Harrison's Heights Plaza Shopping Center looking to bounce back
By Tom Yerace
Published: Friday, May 24, 2013, 12:16 a.m.
Nearly six months after fire ravaged the Heights Plaza Shopping Center, a push has begun to make it vibrant again.
Brad Kelly, vice president of retail for Colliers International, said his company has been retained as the leasing agent for the plaza in Harrison Township. The plaza is the property of Wild Blue Management of New Jersey, whose owner is Steve Kogut.
“We were engaged by the owner to help him re-tenant that property, and we are really excited about it,” Kelly said. “It is going to be a really, really nice thing for the area. It is basically going to a brand-new facade, a new center there with a clean, fresh look.”
The fire that damaged a cluster of storefronts — from the large corner space formerly occupied by Macy's to Dunham's Sporting Goods — occurred just before Christmas. There was smoke damage as well to the storefronts beyond those damaged by fire. Renovation work has been ongoing since then.
Kelly said the entire facade will be replaced from First Commonwealth Bank to the corner storefront where a UPMC facility will be located and over to the Subway Sandwich Shop. He thinks the remainder of the plaza facade from there to Community Market also will be replaced eventually.
“We told Steve and he agrees that it makes sense to continue this new, upscale look all the way down the center,” Kelly said. “There is definitely a commitment from the ownership and that's the first step.”
Also, he said they are considering renaming the plaza and putting up new signage.
George Conroy, chairman of township commissioners, said he was glad to hear about Colliers' involvement and approach.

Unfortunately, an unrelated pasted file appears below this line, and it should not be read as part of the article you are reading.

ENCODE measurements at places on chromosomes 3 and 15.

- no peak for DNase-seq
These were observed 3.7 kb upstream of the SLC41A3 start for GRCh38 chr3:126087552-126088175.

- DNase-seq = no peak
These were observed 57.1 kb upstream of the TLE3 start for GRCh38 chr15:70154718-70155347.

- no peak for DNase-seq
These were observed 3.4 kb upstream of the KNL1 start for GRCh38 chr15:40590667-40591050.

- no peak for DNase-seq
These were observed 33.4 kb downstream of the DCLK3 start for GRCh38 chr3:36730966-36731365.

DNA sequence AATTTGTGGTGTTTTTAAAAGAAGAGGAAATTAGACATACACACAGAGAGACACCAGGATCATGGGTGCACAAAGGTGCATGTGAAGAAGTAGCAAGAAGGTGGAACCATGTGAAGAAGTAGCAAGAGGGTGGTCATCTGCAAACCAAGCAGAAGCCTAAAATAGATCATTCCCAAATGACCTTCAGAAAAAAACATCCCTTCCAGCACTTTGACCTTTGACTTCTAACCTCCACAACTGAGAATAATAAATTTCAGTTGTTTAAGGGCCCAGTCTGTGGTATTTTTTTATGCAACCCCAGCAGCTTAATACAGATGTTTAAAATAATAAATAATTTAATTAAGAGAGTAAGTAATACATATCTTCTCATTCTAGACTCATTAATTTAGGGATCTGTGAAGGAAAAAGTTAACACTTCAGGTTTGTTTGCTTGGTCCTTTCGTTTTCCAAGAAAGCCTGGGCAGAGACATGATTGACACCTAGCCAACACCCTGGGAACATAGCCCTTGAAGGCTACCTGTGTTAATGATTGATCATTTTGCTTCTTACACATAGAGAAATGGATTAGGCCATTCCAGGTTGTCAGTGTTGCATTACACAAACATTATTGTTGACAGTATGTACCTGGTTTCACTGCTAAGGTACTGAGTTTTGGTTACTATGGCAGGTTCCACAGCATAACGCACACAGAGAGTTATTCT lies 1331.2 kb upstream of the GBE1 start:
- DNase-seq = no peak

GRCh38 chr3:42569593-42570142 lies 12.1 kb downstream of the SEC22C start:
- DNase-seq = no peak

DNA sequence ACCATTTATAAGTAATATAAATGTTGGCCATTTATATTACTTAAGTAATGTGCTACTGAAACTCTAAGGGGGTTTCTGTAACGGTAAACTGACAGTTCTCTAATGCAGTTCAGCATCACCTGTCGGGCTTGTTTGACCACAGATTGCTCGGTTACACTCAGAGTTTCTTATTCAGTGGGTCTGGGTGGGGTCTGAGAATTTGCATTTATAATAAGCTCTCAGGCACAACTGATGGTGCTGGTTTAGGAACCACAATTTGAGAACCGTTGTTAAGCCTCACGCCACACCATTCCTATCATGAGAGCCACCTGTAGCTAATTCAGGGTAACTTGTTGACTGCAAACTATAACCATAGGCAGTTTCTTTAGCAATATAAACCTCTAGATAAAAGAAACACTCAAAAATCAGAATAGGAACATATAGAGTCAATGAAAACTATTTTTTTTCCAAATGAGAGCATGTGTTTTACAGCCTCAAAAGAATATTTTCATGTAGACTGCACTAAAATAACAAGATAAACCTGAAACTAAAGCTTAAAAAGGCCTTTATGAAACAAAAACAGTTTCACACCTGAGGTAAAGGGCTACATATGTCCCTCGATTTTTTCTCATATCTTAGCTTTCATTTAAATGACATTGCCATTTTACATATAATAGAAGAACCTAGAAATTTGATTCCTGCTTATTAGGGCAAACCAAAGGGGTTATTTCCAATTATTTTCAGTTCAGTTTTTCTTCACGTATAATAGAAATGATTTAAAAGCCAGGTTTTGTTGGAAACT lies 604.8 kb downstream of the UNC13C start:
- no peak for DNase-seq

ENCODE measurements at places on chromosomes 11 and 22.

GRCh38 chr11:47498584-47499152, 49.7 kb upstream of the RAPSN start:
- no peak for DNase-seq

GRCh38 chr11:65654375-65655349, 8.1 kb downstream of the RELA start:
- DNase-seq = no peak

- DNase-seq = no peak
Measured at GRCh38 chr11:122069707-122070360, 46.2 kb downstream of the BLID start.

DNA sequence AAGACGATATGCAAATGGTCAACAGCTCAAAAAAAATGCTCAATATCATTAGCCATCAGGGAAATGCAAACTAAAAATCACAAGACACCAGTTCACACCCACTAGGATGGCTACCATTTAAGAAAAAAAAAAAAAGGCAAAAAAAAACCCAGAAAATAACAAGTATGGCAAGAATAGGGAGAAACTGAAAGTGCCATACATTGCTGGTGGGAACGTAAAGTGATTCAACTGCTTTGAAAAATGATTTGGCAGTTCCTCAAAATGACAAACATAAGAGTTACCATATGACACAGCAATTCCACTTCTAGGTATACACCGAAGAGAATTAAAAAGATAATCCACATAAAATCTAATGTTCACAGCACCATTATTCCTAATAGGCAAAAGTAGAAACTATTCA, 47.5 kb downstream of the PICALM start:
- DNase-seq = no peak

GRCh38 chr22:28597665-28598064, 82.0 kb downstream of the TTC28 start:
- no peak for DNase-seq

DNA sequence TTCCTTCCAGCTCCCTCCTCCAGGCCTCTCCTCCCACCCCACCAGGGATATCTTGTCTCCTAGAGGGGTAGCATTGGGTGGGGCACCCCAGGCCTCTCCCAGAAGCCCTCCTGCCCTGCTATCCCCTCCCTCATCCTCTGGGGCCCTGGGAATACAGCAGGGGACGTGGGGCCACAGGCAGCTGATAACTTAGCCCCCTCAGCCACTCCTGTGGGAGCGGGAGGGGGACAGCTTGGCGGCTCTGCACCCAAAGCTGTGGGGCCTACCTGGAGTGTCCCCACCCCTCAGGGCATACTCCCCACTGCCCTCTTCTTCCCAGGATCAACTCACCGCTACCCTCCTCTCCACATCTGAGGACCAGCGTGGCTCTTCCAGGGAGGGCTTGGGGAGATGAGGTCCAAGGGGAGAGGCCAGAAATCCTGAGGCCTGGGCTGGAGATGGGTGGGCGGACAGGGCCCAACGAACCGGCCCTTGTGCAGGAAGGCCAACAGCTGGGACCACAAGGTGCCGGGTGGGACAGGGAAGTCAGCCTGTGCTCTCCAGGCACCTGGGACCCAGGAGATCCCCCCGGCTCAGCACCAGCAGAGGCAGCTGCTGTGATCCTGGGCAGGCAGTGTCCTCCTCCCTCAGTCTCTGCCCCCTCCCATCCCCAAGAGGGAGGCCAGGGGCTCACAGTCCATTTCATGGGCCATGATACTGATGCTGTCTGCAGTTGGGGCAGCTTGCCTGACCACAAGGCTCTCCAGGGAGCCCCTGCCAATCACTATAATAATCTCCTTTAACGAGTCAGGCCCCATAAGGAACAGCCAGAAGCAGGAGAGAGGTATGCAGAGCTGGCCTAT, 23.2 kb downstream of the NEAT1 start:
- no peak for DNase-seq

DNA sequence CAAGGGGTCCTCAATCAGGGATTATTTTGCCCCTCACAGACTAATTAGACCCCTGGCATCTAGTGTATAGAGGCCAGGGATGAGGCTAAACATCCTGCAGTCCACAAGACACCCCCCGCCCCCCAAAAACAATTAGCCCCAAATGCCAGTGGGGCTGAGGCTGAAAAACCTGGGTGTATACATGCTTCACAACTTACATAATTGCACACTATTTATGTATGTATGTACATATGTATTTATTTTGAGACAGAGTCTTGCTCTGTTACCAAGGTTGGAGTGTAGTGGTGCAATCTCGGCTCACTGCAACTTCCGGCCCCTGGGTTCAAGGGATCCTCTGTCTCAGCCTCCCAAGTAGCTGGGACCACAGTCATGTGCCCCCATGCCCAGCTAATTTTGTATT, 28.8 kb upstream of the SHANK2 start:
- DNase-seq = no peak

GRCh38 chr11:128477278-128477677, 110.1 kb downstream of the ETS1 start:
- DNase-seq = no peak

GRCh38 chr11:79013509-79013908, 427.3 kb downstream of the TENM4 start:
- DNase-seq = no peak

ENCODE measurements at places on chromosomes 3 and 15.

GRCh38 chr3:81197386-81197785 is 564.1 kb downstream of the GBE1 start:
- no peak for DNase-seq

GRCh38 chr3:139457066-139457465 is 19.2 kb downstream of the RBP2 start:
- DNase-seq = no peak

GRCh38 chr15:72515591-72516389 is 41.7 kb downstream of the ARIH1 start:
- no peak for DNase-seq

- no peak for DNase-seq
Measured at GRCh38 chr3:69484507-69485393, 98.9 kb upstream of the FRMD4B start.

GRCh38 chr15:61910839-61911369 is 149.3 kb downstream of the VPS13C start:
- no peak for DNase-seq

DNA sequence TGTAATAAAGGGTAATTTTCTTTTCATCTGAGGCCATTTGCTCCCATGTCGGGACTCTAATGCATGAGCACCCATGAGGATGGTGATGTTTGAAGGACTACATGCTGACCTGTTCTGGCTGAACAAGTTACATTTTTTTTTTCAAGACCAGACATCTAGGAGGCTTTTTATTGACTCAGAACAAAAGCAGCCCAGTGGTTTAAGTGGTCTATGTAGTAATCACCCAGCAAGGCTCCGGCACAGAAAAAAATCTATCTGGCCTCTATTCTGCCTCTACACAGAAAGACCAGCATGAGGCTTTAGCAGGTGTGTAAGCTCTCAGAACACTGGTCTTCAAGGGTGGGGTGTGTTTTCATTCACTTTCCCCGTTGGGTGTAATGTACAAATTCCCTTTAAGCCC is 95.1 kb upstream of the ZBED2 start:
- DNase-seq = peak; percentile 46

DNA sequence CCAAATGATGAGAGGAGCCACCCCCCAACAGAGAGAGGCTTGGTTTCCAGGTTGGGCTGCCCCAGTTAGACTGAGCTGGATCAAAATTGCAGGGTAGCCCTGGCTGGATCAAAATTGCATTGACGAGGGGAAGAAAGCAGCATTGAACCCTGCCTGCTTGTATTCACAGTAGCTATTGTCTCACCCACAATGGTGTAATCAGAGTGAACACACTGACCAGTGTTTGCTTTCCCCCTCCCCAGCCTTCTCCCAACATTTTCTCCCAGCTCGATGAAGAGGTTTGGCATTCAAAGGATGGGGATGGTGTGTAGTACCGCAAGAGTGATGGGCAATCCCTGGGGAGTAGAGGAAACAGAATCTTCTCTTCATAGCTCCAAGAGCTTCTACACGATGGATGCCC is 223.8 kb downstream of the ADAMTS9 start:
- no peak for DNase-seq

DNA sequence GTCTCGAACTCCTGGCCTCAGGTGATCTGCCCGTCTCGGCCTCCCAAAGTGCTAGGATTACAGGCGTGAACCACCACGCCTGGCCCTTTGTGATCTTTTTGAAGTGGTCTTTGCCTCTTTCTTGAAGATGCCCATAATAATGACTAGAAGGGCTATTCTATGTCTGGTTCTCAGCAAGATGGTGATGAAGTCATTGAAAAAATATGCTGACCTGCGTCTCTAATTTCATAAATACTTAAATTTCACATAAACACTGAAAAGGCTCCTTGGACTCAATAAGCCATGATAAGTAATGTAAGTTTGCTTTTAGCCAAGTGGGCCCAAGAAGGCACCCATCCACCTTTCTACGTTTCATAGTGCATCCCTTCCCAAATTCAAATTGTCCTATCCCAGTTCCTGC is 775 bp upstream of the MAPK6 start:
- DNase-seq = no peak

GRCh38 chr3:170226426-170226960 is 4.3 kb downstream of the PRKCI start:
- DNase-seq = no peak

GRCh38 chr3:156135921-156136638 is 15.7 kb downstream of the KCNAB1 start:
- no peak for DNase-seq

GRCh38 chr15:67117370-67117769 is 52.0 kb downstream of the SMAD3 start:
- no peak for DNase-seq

“Yeah, definitely, because it has been let go, let's be honest,” Conroy said. “Maintenance has been let go, and we've called (Kogut) with different concerns and we never got an answer from him. After he took over, it seemed like it went on a downhill spire to me. He couldn't even fix the potholes.”
Kogut could not be reached for comment.
The plaza has, for decades, been more or less the town center for Harrison, which is primarily a bedroom community. Concerns about its future began to grow within the community after Macy's closed; several smaller stores closed or moved out; and storefronts remained vacant.
“That's what the owner's goal is, to create a better, town-center type of development, and we are excited to be on the team to help him out,” Kelly said.
It appears that the plaza is about to lose another major tenant. Kelly confirmed that Dunham's will be moving to the former Freight Liquidators Furniture store up Freeport Road in the Wal-mart shopping center.
“Their lease is coming up,” Kelly said. “I think the timing for the fire probably was not good and the process they had to go through with that. That was very unfortunate for all the merchants up there. “
He said nobody is signed to replace Dunham's, but Kelly is optimistic that space and others will be filled.
“We do have some prospects that we are talking to,” he said.
Colliers officials attended the International Council of Shopping Centers convention in Las Vegas last week, hoping to drum up some prospects.
“It is the largest convention of the year where you have 35,000 to 40,000 retailers there,” Kelly said.
He said it was a great opportunity to talk to out-of-state companies about Pittsburgh and the Pittsburgh area.
Restaurants, in particular, were a focus, Kelly said. He also thinks other retail segments, such as a pet supply store and fitness centers, can be a good fit.
“I wish them all the luck in the world,” Conroy said. “I hope it is successful but I think their big problem is — and I heard this from one of the tenants — that what they are charging is out of line.”
Conroy said he would love to see another department store, such as a Boscov's or Kohl's, locate at the plaza. Kelly, however, has his doubts.
“I don't think you are going to get another Macy's, but I think you can get some apparel retailers who can help fill in what Macy's used to provide for the community,” Kelly said. “I also think we need to get a coffee shop in there where people can go and gather.”
“We're going to bring new retailers in and, once we do that, it is going to make all the difference in the world,” he said.
Conroy said: “I hope they are successful for the township's sake and everybody's sake.”
Tom Yerace is a staff writer for Trib Total Media. He can be reached at 724-226-4675 or firstname.lastname@example.org.
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